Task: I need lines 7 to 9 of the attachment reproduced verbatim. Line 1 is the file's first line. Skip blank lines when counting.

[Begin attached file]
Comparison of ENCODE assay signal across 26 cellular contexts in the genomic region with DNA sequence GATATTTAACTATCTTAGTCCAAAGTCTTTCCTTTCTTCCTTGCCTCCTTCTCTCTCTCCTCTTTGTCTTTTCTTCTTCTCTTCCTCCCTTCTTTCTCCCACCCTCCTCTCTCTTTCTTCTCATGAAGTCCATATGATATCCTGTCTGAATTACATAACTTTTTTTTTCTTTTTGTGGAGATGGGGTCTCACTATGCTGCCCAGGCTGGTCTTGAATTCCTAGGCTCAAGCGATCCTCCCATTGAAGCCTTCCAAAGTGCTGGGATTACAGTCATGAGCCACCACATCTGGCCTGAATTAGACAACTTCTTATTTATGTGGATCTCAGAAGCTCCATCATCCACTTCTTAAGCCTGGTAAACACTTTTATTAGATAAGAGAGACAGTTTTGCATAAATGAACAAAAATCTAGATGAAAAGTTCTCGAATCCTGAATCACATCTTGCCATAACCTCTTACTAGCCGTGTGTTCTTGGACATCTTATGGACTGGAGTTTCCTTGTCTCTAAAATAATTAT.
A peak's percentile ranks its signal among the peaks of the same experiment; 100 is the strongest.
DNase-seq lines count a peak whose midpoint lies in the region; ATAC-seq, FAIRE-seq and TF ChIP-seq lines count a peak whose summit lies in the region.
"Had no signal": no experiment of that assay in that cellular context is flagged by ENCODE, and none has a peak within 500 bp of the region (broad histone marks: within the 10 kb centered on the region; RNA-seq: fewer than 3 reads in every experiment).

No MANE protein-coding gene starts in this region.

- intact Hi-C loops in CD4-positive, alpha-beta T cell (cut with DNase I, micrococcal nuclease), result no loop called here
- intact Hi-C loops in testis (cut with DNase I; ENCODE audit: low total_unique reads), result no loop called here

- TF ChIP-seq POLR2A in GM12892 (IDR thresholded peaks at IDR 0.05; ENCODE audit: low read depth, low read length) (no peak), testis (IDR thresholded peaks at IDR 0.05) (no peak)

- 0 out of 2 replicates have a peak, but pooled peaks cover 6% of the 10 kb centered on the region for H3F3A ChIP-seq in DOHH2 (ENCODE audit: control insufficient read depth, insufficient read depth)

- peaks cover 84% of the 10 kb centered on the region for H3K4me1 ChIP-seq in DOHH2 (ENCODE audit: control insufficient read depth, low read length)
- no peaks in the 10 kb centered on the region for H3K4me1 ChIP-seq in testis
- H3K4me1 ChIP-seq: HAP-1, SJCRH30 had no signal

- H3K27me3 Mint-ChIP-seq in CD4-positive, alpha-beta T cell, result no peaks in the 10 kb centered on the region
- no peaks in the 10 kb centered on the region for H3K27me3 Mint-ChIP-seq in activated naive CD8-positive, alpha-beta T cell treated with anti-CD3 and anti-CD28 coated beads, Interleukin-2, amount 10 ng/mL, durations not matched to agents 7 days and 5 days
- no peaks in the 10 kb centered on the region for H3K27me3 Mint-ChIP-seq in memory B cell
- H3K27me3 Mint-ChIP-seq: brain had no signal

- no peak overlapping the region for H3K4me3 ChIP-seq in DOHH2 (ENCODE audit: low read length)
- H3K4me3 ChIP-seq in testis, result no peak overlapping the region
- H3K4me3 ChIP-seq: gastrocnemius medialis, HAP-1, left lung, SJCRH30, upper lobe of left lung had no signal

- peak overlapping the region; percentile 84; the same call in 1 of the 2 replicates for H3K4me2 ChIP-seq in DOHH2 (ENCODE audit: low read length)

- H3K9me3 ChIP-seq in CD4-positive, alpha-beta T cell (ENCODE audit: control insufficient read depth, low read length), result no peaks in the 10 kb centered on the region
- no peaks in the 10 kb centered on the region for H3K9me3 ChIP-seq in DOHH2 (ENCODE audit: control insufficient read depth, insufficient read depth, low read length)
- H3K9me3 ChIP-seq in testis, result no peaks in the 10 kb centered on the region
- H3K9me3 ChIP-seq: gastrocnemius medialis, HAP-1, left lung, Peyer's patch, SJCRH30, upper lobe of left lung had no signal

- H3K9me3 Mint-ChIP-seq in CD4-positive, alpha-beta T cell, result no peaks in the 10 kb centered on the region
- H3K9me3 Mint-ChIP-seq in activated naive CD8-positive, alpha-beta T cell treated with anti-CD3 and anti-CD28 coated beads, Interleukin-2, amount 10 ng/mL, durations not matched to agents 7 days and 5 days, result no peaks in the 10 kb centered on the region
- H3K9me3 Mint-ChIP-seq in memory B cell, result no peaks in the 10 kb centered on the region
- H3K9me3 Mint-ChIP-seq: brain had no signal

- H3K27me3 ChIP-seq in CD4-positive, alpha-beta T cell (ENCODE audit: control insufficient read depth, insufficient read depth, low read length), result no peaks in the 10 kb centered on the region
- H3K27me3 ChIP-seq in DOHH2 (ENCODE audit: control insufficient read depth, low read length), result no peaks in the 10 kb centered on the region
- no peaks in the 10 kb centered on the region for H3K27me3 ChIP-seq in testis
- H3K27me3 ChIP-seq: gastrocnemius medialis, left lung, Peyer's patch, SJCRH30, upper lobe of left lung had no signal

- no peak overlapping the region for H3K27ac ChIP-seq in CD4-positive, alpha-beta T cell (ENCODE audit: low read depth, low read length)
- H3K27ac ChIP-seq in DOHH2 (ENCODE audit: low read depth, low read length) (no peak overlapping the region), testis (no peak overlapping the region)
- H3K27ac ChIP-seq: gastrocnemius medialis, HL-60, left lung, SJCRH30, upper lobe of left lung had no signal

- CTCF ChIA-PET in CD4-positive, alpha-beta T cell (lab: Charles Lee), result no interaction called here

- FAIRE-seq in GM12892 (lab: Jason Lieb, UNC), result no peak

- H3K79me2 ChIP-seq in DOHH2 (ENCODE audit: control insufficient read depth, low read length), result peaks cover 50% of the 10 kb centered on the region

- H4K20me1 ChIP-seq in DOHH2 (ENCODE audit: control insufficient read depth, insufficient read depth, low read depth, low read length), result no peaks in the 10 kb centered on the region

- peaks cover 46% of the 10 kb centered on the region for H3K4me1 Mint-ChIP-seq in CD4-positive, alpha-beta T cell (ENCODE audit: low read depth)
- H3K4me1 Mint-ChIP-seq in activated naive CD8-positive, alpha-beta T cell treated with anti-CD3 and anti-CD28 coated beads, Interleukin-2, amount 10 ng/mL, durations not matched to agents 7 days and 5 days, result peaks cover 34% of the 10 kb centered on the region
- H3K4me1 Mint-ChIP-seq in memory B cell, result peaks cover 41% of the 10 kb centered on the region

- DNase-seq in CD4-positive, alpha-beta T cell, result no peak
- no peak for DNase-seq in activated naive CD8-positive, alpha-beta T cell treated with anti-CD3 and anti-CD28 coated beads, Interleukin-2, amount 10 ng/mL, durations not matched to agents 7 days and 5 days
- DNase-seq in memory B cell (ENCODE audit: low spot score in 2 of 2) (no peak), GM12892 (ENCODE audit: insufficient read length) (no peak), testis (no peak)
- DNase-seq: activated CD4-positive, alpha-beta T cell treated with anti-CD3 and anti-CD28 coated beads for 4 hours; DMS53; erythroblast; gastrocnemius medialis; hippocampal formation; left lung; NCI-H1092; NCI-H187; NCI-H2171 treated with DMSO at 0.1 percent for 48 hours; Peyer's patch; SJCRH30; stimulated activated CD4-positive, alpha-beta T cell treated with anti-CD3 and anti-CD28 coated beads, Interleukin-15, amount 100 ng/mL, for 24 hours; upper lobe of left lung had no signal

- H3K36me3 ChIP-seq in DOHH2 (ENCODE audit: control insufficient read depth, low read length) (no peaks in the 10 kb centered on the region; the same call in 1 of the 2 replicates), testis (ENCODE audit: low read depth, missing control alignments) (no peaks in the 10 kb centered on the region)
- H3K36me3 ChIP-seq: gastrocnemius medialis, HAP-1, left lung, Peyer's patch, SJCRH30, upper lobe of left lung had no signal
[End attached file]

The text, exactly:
- intact Hi-C loops in testis (cut with DNase I; ENCODE audit: low total_unique reads), result no loop called here

- TF ChIP-seq POLR2A in GM12892 (IDR thresholded peaks at IDR 0.05; ENCODE audit: low read depth, low read length) (no peak), testis (IDR thresholded peaks at IDR 0.05) (no peak)

- 0 out of 2 replicates have a peak, but pooled peaks cover 6% of the 10 kb centered on the region for H3F3A ChIP-seq in DOHH2 (ENCODE audit: control insufficient read depth, insufficient read depth)